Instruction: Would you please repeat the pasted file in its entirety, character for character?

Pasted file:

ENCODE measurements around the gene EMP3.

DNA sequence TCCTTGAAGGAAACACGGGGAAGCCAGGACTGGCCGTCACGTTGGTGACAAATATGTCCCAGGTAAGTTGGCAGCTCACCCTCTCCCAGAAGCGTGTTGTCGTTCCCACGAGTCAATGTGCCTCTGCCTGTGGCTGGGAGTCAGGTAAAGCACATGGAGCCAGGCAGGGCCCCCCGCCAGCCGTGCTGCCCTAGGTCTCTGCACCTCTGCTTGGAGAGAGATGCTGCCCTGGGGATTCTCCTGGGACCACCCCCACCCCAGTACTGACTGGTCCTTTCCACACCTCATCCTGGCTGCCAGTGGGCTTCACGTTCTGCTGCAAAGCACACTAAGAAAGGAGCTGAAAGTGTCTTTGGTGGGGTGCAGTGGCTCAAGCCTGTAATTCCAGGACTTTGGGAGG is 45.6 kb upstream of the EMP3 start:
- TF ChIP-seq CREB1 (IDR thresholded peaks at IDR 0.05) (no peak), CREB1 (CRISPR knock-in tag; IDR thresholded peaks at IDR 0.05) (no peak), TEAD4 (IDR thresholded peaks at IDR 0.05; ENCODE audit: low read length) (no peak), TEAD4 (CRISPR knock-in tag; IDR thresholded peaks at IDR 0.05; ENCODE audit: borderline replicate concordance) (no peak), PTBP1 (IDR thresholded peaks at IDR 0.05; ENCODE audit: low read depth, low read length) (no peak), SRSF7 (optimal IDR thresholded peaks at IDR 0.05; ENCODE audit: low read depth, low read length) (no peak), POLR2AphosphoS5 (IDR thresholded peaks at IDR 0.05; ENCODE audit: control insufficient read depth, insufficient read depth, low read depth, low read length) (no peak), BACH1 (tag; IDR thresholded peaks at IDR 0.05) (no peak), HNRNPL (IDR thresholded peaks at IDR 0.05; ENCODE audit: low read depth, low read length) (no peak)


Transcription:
ENCODE measurements around the gene EMP3.

DNA sequence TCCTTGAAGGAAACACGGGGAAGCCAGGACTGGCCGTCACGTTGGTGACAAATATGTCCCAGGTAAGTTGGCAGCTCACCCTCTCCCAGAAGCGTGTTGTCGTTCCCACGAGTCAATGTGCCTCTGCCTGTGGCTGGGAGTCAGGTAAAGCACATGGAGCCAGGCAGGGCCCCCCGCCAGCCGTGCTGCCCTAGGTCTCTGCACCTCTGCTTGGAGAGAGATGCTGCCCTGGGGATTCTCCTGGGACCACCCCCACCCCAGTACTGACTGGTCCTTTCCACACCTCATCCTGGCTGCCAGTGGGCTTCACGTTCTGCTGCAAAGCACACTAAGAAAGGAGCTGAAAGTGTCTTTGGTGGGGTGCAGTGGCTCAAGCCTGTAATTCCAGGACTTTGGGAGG is 45.6 kb upstream of the EMP3 start:
- TF ChIP-seq CREB1 (IDR thresholded peaks at IDR 0.05) (no peak), CREB1 (CRISPR knock-in tag; IDR thresholded peaks at IDR 0.05) (no peak), TEAD4 (IDR thresholded peaks at IDR 0.05; ENCODE audit: low read length) (no peak), TEAD4 (CRISPR knock-in tag; IDR thresholded peaks at IDR 0.05; ENCODE audit: borderline replicate concordance) (no peak), PTBP1 (IDR thresholded peaks at IDR 0.05; ENCODE audit: low read depth, low read length) (no peak), SRSF7 (optimal IDR thresholded peaks at IDR 0.05; ENCODE audit: low read depth, low read length) (no peak), POLR2AphosphoS5 (IDR thresholded peaks at IDR 0.05; ENCODE audit: control insufficient read depth, insufficient read depth, low read depth, low read length) (no peak), BACH1 (tag; IDR thresholded peaks at IDR 0.05) (no peak), HNRNPL (IDR thresholded peaks at IDR 0.05; ENCODE audit: low read depth, low read length) (no peak)